Should America be multicultural, or should immigrants be made to assimilate? Neil Cavuto asked the question on Fox News, and he was just one of many asking a variation of it during a year rocked by terrorist attacks in Paris and San Bernardino.
The answer, however, is both multiculturalism and assimilation. There is no contradiction between the two ideals, and in America’s case, the two ideals are linked. The United States is a multicultural country, and immigrants here should be made to be tolerant of our multiculturalism.
Cliches may be cliched, but they can also be true. We are a nation of immigrants. Ninety-nine percent of us have ancestors who came here from somewhere else. To this land, they brought their food, customs, culture, and heritage, and it came together to make a new culture—American culture.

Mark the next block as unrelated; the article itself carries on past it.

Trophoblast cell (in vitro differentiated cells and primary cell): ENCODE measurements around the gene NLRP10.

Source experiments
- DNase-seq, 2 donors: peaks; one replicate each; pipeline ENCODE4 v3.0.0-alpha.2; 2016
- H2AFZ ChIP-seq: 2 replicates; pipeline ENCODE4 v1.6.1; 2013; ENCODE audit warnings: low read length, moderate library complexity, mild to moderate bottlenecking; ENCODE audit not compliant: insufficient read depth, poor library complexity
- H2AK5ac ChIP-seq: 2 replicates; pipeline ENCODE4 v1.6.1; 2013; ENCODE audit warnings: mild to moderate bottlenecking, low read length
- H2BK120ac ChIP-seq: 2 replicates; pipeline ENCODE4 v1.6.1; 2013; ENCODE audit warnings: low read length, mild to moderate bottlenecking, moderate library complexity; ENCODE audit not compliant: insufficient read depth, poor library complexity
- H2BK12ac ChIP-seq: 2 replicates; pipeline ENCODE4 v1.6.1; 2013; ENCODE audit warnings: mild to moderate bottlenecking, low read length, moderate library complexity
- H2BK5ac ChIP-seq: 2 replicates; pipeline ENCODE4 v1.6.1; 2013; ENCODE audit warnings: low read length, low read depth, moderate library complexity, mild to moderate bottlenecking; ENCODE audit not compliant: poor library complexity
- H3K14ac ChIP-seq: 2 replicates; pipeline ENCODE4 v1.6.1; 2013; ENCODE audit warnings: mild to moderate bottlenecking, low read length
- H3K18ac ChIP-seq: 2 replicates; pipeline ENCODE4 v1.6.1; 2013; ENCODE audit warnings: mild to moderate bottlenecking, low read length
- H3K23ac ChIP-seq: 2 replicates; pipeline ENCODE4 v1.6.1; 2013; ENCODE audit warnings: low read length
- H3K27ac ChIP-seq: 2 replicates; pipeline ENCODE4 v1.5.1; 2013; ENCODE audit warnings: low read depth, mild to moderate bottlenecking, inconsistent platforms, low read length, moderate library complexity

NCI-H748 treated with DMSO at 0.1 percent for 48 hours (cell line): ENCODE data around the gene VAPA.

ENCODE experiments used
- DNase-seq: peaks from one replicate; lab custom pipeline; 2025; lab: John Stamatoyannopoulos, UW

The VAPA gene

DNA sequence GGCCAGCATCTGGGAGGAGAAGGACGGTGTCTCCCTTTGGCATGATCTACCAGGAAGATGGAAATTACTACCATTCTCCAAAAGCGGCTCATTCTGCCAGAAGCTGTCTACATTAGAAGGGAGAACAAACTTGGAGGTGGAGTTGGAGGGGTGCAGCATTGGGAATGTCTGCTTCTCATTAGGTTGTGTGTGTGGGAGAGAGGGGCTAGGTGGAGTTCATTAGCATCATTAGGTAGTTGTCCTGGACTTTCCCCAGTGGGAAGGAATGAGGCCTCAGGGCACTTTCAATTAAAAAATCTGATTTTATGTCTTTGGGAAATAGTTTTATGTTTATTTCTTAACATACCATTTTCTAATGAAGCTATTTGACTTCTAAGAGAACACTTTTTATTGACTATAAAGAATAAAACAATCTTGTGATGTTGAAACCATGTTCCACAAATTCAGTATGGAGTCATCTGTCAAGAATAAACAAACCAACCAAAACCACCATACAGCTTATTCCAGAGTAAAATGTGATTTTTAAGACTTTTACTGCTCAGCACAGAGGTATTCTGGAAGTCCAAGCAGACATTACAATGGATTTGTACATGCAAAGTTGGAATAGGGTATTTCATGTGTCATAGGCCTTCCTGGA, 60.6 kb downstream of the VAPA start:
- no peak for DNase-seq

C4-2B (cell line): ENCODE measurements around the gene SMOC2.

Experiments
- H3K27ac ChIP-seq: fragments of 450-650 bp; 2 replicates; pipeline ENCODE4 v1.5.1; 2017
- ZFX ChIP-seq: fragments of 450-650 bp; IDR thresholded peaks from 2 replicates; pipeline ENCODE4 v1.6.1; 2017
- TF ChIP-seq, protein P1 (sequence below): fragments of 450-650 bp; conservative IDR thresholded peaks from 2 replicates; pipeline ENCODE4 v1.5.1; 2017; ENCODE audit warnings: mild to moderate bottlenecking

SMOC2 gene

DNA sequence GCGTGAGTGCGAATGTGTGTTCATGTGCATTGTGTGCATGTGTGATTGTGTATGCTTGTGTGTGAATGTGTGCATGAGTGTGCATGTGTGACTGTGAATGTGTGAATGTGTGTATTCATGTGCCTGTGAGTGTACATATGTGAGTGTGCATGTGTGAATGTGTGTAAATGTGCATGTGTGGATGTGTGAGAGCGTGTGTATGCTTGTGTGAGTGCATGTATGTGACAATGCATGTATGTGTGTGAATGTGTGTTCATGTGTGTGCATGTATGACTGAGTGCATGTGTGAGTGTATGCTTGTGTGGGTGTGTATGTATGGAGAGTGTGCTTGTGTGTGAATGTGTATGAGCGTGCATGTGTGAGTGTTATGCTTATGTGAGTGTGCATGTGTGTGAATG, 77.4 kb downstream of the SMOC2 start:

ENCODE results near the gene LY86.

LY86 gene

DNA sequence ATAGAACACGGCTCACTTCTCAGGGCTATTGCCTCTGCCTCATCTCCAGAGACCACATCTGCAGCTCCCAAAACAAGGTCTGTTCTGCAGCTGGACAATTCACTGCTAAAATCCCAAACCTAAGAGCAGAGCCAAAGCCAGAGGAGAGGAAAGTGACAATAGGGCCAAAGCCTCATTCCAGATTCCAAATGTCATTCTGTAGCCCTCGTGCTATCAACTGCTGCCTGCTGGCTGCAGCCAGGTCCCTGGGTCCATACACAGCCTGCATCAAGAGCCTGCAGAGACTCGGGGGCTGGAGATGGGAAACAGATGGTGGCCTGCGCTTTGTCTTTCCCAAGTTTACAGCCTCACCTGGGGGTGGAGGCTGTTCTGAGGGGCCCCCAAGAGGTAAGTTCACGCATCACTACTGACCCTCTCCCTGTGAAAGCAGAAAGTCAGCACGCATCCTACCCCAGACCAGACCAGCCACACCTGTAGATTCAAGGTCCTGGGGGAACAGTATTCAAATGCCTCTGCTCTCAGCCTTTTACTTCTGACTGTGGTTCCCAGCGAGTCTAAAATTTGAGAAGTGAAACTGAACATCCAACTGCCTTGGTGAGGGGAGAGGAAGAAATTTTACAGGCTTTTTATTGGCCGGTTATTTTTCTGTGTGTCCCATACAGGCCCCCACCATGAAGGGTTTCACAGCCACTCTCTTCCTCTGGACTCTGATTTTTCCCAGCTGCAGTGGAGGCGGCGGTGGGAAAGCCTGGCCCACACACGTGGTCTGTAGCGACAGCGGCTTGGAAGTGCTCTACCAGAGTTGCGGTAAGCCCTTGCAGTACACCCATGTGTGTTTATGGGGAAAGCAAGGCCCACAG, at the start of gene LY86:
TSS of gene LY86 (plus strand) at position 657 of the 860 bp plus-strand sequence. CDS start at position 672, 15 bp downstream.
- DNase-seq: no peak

Salman Rushdie, the prolific novelist who is of British citizenship, Indian heritage, and who lives in America, has experience adopting new cultures while also sharing aspects of Indian culture in his books. He also knows a thing or two about the terrors caused by people who aren’t tolerant of the cultural expressions of others—as he was put on terrorists’ hit lists for having written The Satanic Verses. This is what a character in his book The Ground Beneath Her Feet had to say about American culture:
I want to be in America, America where everyone’s like me, because everyone comes from somewhere else. All those histories, persecutions, massacres, piracies, slaveries; all those secret ceremonies, hanged witches, weeping wooden virgins and horned unyielding gods; all that yearning, hope, greed, excess, the whole lot adding up to a fabulous noisy historyless self-inventing citizenry of jumbles and confusions; all those variform manglings of English adding up to the livingest English in the world; and above everything else, the smuggled-in music. The drums of Africa that once beat out messages across a giant landscape in which even the trees made music, for example when they absorbed water after a drought, listen and you’ll hear them, yikitaka yikitaka yikitak. The Polish dances, the Italian weddings, the zorba-zithering Greeks.